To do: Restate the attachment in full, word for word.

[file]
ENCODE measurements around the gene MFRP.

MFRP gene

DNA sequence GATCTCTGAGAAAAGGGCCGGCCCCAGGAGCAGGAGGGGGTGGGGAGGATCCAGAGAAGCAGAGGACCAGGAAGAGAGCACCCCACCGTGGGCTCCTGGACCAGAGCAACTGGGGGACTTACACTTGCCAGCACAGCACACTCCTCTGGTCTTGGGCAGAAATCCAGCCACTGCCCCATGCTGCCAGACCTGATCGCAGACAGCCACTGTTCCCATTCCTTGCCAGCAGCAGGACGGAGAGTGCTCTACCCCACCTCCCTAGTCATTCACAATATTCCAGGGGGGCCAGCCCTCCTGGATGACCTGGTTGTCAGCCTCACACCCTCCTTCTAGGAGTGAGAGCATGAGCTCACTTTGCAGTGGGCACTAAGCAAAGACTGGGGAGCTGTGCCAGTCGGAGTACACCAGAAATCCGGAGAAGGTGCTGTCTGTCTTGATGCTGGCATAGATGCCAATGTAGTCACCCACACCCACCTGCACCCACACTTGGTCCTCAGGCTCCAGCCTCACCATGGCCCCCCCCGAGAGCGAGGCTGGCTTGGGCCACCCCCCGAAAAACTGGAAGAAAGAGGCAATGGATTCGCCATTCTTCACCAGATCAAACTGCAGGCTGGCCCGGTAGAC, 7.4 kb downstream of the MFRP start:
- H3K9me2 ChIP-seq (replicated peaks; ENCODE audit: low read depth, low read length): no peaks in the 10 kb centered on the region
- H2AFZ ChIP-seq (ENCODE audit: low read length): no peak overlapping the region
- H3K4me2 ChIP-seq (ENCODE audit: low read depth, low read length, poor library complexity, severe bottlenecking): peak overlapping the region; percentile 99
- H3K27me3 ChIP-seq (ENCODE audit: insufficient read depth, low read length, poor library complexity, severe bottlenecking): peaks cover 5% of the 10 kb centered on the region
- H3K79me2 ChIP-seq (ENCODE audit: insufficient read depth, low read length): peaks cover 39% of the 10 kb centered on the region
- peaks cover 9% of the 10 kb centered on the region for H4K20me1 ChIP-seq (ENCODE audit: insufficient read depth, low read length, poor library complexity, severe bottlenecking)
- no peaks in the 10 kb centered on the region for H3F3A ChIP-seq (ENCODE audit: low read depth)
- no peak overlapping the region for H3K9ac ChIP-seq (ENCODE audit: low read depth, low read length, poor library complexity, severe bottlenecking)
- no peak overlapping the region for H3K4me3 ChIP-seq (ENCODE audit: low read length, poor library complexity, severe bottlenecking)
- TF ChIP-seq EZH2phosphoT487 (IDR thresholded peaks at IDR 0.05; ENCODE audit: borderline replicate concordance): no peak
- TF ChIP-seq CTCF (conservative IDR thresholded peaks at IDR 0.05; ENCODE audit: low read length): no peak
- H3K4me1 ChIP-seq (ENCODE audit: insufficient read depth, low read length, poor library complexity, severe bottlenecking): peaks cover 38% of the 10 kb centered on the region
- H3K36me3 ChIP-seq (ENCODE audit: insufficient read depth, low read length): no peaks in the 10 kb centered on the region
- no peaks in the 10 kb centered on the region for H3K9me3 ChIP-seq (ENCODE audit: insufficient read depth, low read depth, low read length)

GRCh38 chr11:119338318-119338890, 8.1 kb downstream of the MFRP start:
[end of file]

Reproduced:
ENCODE measurements around the gene MFRP.

MFRP gene

DNA sequence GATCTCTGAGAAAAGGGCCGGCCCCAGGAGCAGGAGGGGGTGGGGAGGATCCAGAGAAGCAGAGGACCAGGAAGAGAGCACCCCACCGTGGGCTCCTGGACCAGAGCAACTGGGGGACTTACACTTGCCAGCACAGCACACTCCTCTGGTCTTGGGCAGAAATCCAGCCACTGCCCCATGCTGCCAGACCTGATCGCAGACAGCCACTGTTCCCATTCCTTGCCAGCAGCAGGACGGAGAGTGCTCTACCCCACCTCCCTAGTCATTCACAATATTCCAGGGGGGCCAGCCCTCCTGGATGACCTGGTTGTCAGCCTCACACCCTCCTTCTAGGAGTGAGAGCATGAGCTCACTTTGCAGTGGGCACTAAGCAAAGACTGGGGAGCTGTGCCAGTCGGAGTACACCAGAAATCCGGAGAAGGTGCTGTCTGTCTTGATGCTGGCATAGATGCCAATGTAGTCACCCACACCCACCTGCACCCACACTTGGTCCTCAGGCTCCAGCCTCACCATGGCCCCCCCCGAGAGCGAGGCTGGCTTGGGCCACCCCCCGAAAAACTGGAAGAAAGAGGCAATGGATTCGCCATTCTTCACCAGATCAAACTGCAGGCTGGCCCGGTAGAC, 7.4 kb downstream of the MFRP start:
- H3K9me2 ChIP-seq (replicated peaks; ENCODE audit: low read depth, low read length): no peaks in the 10 kb centered on the region
- H2AFZ ChIP-seq (ENCODE audit: low read length): no peak overlapping the region
- H3K4me2 ChIP-seq (ENCODE audit: low read depth, low read length, poor library complexity, severe bottlenecking): peak overlapping the region; percentile 99
- H3K27me3 ChIP-seq (ENCODE audit: insufficient read depth, low read length, poor library complexity, severe bottlenecking): peaks cover 5% of the 10 kb centered on the region
- H3K79me2 ChIP-seq (ENCODE audit: insufficient read depth, low read length): peaks cover 39% of the 10 kb centered on the region
- peaks cover 9% of the 10 kb centered on the region for H4K20me1 ChIP-seq (ENCODE audit: insufficient read depth, low read length, poor library complexity, severe bottlenecking)
- no peaks in the 10 kb centered on the region for H3F3A ChIP-seq (ENCODE audit: low read depth)
- no peak overlapping the region for H3K9ac ChIP-seq (ENCODE audit: low read depth, low read length, poor library complexity, severe bottlenecking)
- no peak overlapping the region for H3K4me3 ChIP-seq (ENCODE audit: low read length, poor library complexity, severe bottlenecking)
- TF ChIP-seq EZH2phosphoT487 (IDR thresholded peaks at IDR 0.05; ENCODE audit: borderline replicate concordance): no peak
- TF ChIP-seq CTCF (conservative IDR thresholded peaks at IDR 0.05; ENCODE audit: low read length): no peak
- H3K4me1 ChIP-seq (ENCODE audit: insufficient read depth, low read length, poor library complexity, severe bottlenecking): peaks cover 38% of the 10 kb centered on the region
- H3K36me3 ChIP-seq (ENCODE audit: insufficient read depth, low read length): no peaks in the 10 kb centered on the region
- no peaks in the 10 kb centered on the region for H3K9me3 ChIP-seq (ENCODE audit: insufficient read depth, low read depth, low read length)

GRCh38 chr11:119338318-119338890, 8.1 kb downstream of the MFRP start: